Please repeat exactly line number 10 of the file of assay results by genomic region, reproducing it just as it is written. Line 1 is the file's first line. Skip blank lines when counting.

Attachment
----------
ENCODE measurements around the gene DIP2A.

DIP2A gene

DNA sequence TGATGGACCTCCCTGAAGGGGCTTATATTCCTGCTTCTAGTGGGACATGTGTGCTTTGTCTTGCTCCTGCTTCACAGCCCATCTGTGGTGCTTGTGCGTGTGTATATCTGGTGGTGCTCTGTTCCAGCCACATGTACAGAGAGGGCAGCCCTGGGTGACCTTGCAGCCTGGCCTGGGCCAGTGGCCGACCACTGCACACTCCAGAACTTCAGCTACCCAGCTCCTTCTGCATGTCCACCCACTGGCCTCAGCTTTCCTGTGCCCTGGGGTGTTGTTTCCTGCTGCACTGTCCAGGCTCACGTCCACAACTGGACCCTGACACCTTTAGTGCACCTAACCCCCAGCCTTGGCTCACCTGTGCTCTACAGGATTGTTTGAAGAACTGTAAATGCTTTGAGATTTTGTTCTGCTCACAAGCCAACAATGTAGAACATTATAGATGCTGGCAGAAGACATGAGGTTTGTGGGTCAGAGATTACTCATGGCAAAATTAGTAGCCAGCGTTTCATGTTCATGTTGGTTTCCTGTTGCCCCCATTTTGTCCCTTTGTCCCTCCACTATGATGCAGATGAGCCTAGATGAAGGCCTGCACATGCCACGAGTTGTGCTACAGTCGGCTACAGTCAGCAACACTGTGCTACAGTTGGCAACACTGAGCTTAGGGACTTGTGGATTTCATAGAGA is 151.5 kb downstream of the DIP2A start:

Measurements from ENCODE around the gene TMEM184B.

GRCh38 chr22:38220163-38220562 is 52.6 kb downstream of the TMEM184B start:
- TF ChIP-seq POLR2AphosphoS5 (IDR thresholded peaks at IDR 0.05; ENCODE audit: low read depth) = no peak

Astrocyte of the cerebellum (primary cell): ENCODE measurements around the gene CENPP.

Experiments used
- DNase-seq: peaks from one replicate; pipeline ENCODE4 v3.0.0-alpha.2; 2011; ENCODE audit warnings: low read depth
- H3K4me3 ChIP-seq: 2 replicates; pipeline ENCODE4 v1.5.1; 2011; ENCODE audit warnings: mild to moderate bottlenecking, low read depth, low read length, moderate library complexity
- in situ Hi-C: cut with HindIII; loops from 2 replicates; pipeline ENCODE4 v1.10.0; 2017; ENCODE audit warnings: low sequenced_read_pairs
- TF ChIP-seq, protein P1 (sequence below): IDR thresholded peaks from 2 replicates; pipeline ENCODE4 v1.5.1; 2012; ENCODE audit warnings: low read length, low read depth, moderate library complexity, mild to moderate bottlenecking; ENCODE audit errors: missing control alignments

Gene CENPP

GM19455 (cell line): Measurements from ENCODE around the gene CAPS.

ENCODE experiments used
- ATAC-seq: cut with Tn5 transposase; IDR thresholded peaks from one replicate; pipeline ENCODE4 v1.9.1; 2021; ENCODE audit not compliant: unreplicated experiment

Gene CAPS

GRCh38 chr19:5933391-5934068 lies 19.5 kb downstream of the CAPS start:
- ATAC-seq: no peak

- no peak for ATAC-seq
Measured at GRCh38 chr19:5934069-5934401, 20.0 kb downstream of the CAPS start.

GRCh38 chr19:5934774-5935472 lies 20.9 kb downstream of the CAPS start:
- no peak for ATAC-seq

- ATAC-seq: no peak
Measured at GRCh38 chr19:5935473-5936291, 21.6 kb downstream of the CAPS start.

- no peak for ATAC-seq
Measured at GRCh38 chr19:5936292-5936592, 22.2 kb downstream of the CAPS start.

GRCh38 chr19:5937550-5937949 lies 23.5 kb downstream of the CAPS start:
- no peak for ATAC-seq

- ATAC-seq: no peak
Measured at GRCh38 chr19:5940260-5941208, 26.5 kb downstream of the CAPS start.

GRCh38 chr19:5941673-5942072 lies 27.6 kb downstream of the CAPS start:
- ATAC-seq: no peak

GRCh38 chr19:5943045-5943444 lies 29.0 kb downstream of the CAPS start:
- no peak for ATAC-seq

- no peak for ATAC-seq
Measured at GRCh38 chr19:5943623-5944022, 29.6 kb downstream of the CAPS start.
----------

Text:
- H3K4me3 ChIP-seq: 2 replicates; pipeline ENCODE4 v1.5.1; 2011; ENCODE audit warnings: mild to moderate bottlenecking, low read depth, low read length, moderate library complexity